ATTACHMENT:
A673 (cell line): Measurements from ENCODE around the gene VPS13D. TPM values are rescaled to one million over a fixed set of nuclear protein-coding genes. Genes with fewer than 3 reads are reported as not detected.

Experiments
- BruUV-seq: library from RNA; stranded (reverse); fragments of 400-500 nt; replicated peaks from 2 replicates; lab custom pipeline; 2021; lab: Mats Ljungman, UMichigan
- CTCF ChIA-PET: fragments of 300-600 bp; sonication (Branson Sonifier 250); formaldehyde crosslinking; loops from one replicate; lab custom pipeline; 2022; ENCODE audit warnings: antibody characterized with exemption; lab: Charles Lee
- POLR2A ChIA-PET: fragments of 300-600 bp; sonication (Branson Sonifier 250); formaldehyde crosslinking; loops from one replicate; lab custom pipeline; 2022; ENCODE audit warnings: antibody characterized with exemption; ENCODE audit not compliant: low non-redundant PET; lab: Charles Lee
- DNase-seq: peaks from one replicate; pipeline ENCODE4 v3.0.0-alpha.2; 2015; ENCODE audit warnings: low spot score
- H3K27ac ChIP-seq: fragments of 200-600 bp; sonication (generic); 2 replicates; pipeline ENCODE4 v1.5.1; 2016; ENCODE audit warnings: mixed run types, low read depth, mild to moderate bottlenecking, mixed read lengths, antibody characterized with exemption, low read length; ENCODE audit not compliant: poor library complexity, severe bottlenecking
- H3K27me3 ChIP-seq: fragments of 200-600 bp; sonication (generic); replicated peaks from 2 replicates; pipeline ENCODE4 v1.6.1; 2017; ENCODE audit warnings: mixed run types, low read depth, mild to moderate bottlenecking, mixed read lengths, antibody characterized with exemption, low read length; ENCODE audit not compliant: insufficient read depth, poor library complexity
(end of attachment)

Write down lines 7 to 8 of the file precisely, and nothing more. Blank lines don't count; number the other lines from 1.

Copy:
- H3K27ac ChIP-seq: fragments of 200-600 bp; sonication (generic); 2 replicates; pipeline ENCODE4 v1.5.1; 2016; ENCODE audit warnings: mixed run types, low read depth, mild to moderate bottlenecking, mixed read lengths, antibody characterized with exemption, low read length; ENCODE audit not compliant: poor library complexity, severe bottlenecking
- H3K27me3 ChIP-seq: fragments of 200-600 bp; sonication (generic); replicated peaks from 2 replicates; pipeline ENCODE4 v1.6.1; 2017; ENCODE audit warnings: mixed run types, low read depth, mild to moderate bottlenecking, mixed read lengths, antibody characterized with exemption, low read length; ENCODE audit not compliant: insufficient read depth, poor library complexity